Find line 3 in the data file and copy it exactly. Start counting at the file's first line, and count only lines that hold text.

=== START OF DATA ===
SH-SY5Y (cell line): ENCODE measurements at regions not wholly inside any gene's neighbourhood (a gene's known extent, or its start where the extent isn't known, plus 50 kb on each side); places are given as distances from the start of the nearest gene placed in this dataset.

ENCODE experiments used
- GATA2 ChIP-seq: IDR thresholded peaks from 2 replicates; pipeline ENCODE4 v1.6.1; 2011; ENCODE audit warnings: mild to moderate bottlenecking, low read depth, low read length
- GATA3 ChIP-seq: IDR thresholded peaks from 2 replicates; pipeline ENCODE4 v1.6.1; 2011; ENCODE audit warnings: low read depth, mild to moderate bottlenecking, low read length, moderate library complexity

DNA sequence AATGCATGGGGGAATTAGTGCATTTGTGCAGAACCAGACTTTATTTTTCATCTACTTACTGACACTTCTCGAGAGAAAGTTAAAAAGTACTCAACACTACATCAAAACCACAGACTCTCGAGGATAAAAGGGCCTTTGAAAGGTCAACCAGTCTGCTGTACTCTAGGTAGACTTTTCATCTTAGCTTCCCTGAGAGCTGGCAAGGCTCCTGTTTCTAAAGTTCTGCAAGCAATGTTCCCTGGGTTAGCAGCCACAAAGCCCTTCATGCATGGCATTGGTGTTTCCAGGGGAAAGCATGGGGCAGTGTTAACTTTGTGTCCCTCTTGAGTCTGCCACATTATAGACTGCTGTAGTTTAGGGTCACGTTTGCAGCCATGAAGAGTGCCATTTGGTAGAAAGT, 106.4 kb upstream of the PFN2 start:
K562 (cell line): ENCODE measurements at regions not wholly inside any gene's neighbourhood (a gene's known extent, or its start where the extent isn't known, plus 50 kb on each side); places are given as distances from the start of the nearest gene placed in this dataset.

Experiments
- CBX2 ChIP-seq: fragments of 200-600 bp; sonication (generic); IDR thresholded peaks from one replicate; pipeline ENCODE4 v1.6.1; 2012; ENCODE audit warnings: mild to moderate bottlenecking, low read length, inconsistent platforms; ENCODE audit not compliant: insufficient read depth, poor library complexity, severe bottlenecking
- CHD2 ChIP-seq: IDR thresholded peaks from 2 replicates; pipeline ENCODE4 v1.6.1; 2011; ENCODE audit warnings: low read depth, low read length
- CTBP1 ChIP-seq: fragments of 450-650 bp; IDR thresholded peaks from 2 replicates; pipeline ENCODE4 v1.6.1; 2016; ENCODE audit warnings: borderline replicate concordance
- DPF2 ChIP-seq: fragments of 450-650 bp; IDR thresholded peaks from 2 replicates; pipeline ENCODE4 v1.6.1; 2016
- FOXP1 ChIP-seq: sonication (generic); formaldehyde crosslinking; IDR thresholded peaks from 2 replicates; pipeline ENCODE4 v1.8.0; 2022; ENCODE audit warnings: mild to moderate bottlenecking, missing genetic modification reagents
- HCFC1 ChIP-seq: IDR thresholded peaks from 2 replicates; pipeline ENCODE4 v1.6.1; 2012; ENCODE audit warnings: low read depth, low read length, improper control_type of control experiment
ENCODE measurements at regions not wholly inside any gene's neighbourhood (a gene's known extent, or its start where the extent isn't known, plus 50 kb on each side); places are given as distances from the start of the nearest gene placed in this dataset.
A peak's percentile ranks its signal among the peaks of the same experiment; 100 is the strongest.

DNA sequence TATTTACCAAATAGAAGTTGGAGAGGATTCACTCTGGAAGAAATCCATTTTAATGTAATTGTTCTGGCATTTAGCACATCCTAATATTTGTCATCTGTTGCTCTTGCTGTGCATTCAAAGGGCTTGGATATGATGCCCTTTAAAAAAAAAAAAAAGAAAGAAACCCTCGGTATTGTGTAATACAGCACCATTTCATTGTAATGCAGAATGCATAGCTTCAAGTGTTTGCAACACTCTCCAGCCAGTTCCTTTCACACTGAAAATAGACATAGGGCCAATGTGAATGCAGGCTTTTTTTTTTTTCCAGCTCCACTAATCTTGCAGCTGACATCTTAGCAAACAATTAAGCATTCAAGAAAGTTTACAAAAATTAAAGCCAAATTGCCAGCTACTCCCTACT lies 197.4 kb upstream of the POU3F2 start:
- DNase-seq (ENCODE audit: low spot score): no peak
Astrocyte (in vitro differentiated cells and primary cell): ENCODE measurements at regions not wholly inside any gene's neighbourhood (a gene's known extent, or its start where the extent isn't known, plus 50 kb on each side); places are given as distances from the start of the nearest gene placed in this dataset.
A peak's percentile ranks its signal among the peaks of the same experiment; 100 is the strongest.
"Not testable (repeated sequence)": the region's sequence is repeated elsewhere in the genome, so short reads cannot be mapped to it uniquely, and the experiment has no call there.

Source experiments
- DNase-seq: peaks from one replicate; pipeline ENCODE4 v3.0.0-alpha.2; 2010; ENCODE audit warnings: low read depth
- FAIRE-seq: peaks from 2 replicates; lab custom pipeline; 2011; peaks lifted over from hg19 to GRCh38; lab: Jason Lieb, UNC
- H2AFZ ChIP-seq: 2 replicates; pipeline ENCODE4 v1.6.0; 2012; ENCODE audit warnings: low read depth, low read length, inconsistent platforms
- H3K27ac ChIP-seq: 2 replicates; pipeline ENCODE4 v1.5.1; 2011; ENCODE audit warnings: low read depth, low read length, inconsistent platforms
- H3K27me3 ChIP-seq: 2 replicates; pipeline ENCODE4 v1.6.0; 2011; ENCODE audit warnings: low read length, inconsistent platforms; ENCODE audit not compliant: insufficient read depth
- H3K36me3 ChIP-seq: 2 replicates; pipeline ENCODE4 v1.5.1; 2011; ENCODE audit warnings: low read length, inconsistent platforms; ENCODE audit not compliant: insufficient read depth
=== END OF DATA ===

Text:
- GATA2 ChIP-seq: IDR thresholded peaks from 2 replicates; pipeline ENCODE4 v1.6.1; 2011; ENCODE audit warnings: mild to moderate bottlenecking, low read depth, low read length